Most of us are convinced that we’re coherent individuals who are continuous in time. There’s just one problem with this sense of self – it can’t exist
11 December 2019
LET’S be honest, it is what we think about the most: ourselves. What we want to eat or do, how we feel and whom we love. It is the essence of being.
This selfhood generally feels like a continuous “me” sitting somewhere in our heads: a me that is the same today as yesterday. “Most people feel that they are a coherent, integrated individual. They have free will, they are making their choices and they’re looking out through their eyes at the world around them,” says Bruce Hood at the University of Bristol, UK, author of The Self Illusion.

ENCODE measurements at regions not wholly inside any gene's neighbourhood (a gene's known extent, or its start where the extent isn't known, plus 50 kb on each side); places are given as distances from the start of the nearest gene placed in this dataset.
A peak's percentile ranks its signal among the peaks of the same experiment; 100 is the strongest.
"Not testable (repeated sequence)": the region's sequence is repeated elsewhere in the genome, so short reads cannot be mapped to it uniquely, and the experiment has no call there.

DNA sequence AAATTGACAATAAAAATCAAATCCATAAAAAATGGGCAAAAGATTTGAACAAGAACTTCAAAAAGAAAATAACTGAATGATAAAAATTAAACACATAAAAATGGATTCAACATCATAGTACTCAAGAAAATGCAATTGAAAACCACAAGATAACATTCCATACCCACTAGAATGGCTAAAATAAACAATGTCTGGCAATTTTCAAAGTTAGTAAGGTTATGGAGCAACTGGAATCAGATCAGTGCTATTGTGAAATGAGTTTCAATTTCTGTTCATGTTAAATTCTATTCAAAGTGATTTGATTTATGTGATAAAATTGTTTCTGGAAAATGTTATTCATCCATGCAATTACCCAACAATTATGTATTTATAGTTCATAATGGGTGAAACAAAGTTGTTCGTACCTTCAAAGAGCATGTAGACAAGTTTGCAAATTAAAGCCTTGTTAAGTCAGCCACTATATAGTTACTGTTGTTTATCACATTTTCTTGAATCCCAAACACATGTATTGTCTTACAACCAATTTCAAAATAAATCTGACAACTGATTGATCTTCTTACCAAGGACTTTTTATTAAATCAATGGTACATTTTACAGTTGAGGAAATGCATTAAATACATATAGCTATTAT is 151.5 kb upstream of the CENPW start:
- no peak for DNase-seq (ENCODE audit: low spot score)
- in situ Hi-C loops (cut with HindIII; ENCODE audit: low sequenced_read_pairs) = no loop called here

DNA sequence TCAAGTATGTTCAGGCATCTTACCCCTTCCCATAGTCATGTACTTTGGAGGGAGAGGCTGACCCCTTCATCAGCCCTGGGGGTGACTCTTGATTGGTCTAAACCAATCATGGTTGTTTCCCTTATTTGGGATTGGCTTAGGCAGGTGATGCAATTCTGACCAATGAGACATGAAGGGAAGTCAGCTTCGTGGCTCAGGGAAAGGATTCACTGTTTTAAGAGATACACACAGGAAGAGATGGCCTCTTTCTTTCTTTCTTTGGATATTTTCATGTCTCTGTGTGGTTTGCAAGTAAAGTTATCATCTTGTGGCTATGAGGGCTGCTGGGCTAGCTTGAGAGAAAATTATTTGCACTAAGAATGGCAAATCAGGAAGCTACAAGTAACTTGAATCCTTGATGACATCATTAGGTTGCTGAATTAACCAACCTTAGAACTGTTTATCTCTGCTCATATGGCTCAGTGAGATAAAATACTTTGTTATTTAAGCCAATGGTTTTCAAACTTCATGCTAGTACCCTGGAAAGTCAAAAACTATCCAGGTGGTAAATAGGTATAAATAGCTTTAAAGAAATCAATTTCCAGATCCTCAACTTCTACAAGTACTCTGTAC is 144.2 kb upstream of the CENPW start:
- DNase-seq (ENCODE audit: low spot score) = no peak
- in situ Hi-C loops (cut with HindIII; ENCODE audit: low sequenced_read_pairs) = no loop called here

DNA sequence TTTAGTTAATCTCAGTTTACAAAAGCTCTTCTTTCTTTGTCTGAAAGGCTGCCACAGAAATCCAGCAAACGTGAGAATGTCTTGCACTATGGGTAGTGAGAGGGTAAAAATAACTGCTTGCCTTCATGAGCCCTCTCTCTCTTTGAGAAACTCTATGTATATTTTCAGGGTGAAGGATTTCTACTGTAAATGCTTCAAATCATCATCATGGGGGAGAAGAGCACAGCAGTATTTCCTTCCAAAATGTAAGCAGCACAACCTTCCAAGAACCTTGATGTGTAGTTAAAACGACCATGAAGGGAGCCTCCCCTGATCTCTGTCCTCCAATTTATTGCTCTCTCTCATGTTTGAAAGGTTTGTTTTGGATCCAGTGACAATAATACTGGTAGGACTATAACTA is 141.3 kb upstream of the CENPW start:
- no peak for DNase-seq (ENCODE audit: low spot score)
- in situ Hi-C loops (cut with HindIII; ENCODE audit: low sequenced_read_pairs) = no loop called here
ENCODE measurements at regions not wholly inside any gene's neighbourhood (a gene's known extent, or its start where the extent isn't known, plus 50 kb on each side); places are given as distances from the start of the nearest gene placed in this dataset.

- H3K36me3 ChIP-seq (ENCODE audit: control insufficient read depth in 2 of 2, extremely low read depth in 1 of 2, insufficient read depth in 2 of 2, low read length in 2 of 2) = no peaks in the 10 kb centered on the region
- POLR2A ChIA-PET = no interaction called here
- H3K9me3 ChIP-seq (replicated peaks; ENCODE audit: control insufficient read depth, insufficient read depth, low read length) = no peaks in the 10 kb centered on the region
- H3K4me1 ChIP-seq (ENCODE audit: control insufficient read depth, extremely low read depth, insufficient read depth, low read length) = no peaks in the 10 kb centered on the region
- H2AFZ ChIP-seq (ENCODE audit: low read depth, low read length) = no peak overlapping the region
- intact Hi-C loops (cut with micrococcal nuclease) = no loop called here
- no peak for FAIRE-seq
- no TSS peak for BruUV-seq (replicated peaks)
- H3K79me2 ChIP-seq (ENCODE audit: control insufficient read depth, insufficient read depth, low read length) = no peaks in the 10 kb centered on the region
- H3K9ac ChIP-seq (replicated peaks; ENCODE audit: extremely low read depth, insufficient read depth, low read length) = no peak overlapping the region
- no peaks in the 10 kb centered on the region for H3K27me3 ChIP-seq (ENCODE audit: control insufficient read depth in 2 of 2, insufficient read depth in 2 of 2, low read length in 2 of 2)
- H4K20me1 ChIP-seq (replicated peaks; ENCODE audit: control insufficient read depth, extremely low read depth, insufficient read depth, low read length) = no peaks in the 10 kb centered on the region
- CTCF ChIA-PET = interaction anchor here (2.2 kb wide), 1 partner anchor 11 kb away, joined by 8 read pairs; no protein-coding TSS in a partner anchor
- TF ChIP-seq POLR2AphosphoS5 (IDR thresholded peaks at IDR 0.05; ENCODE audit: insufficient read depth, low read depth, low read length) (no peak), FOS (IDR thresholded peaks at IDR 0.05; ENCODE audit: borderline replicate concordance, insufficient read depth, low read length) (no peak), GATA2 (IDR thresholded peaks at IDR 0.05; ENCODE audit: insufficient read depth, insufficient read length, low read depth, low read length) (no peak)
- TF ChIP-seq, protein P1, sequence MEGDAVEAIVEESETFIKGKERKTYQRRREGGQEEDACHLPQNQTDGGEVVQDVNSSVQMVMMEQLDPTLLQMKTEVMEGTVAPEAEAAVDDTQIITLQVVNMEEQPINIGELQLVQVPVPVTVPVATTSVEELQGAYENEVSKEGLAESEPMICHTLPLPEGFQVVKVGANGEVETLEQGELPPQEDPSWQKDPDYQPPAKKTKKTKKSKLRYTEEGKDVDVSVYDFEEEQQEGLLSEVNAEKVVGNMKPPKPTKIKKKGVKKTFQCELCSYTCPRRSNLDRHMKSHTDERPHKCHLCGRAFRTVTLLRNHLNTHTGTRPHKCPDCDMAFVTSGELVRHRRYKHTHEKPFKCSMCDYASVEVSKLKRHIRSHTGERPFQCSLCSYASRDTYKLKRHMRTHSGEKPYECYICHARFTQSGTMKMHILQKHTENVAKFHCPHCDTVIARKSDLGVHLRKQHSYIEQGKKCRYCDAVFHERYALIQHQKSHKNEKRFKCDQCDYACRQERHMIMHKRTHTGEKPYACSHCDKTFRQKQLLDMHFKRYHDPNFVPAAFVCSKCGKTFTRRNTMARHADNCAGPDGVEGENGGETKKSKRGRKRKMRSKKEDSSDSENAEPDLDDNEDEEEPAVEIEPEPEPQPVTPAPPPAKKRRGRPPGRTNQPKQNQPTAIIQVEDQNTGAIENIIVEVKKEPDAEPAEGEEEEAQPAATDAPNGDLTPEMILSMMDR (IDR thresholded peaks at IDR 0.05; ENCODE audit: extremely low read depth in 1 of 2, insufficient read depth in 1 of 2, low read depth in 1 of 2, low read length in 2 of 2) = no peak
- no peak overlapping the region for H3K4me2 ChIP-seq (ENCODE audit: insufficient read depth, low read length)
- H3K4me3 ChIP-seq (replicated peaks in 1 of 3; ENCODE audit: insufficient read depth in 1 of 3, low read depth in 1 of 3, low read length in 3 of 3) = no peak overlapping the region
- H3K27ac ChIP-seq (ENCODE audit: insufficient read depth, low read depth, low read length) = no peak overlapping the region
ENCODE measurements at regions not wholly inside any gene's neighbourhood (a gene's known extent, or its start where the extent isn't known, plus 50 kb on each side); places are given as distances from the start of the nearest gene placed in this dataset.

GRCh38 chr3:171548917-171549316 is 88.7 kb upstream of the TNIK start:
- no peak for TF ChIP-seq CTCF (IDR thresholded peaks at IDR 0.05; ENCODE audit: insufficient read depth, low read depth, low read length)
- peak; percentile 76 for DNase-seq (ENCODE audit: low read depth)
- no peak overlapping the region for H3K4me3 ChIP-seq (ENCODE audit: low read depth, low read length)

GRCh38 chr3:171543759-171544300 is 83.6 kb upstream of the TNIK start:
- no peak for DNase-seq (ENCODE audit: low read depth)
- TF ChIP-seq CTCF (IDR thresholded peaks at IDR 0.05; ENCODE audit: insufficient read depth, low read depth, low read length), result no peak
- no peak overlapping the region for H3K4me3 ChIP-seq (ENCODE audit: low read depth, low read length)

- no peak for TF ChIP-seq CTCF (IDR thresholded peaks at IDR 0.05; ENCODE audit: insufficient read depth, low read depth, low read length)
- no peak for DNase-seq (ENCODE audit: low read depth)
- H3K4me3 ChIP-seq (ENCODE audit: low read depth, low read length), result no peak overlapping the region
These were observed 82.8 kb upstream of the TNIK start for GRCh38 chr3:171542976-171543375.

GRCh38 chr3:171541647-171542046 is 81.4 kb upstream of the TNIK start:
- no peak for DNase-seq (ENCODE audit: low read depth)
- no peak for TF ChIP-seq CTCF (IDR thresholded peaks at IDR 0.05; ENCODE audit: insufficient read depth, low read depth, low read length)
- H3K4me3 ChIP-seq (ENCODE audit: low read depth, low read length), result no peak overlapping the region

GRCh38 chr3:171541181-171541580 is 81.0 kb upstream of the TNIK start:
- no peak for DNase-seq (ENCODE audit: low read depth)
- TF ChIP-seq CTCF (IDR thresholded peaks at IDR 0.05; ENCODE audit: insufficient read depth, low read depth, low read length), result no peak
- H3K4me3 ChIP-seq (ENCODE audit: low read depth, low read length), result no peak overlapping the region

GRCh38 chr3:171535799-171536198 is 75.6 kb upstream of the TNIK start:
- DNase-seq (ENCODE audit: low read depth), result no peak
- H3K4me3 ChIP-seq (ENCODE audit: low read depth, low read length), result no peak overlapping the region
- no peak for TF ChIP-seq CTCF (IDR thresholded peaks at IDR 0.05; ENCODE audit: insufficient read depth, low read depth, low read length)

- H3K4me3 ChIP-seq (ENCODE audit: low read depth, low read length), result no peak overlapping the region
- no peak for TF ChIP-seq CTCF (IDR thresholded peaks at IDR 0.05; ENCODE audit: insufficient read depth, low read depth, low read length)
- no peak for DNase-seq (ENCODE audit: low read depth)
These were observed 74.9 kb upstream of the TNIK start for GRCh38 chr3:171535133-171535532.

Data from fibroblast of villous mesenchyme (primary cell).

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And that is just what selfhood seems to be – an illusion. “You are actually a collection of conflicting messages and signals and thought processes,” says Hood. “And these are somehow brought together to experience as unified self.” Fine, so your self is just the “you” experiencing that, right? That becomes a Russian doll problem, says Hood. “There’s someone inside the head who’s having these experiences taking place inside their head and so on,” he says.
Neuroscience tells us that our subjective sense of self must be a distributed experience, involving various bits of the brain. Although experiments have taught us much about the brain areas involved in creating it, how exactly it is conjured up still eludes us.
We do know that a sophisticated sense of self and others only comes on us gradually. “Understanding that your thoughts are different from someone else’s and being able to reflect on your own thinking, that’s a higher order skill and …